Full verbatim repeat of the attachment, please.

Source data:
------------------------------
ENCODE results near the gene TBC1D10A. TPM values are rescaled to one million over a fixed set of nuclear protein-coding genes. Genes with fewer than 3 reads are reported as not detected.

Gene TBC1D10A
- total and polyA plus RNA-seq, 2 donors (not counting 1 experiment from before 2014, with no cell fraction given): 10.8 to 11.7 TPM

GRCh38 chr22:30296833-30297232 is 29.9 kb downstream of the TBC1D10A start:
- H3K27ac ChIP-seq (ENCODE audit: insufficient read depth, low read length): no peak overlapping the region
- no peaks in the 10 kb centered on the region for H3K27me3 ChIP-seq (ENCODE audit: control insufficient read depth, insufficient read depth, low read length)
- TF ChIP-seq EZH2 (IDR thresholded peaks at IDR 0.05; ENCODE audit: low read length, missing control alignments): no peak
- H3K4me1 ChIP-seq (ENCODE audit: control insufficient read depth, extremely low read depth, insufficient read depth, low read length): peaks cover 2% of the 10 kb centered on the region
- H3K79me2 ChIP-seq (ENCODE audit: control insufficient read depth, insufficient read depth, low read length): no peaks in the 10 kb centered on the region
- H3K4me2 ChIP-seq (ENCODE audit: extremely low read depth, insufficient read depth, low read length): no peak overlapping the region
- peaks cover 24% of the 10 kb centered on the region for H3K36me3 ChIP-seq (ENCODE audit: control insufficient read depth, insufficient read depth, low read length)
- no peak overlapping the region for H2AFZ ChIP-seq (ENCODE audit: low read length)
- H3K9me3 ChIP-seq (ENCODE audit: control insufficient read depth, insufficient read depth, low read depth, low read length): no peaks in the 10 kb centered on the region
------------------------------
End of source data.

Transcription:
ENCODE results near the gene TBC1D10A. TPM values are rescaled to one million over a fixed set of nuclear protein-coding genes. Genes with fewer than 3 reads are reported as not detected.

Gene TBC1D10A
- total and polyA plus RNA-seq, 2 donors (not counting 1 experiment from before 2014, with no cell fraction given): 10.8 to 11.7 TPM

GRCh38 chr22:30296833-30297232 is 29.9 kb downstream of the TBC1D10A start:
- H3K27ac ChIP-seq (ENCODE audit: insufficient read depth, low read length): no peak overlapping the region
- no peaks in the 10 kb centered on the region for H3K27me3 ChIP-seq (ENCODE audit: control insufficient read depth, insufficient read depth, low read length)
- TF ChIP-seq EZH2 (IDR thresholded peaks at IDR 0.05; ENCODE audit: low read length, missing control alignments): no peak
- H3K4me1 ChIP-seq (ENCODE audit: control insufficient read depth, extremely low read depth, insufficient read depth, low read length): peaks cover 2% of the 10 kb centered on the region
- H3K79me2 ChIP-seq (ENCODE audit: control insufficient read depth, insufficient read depth, low read length): no peaks in the 10 kb centered on the region
- H3K4me2 ChIP-seq (ENCODE audit: extremely low read depth, insufficient read depth, low read length): no peak overlapping the region
- peaks cover 24% of the 10 kb centered on the region for H3K36me3 ChIP-seq (ENCODE audit: control insufficient read depth, insufficient read depth, low read length)
- no peak overlapping the region for H2AFZ ChIP-seq (ENCODE audit: low read length)
- H3K9me3 ChIP-seq (ENCODE audit: control insufficient read depth, insufficient read depth, low read depth, low read length): no peaks in the 10 kb centered on the region